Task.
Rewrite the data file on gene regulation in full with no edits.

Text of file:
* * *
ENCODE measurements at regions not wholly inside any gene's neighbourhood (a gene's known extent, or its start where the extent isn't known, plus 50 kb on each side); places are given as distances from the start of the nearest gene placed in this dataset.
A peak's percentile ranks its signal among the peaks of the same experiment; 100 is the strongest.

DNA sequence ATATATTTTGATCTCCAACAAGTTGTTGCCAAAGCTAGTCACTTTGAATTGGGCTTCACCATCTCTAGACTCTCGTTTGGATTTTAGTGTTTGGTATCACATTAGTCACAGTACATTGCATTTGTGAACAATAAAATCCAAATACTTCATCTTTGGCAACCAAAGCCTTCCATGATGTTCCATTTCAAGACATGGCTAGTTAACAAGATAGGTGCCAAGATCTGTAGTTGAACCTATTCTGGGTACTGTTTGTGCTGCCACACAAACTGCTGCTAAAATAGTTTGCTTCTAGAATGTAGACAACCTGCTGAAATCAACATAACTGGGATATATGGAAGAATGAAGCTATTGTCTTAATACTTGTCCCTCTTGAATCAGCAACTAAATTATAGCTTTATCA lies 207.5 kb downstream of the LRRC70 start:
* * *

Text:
ENCODE measurements at regions not wholly inside any gene's neighbourhood (a gene's known extent, or its start where the extent isn't known, plus 50 kb on each side); places are given as distances from the start of the nearest gene placed in this dataset.
A peak's percentile ranks its signal among the peaks of the same experiment; 100 is the strongest.

DNA sequence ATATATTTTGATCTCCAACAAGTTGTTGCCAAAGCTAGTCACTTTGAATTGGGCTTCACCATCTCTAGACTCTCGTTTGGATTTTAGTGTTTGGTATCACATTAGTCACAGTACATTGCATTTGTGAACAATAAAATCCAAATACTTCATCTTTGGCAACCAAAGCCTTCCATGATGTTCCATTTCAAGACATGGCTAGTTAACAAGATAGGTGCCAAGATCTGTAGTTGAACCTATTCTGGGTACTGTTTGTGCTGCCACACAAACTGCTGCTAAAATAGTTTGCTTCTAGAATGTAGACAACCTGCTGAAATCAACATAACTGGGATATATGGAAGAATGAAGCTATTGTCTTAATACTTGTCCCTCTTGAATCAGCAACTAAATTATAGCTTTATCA lies 207.5 kb downstream of the LRRC70 start: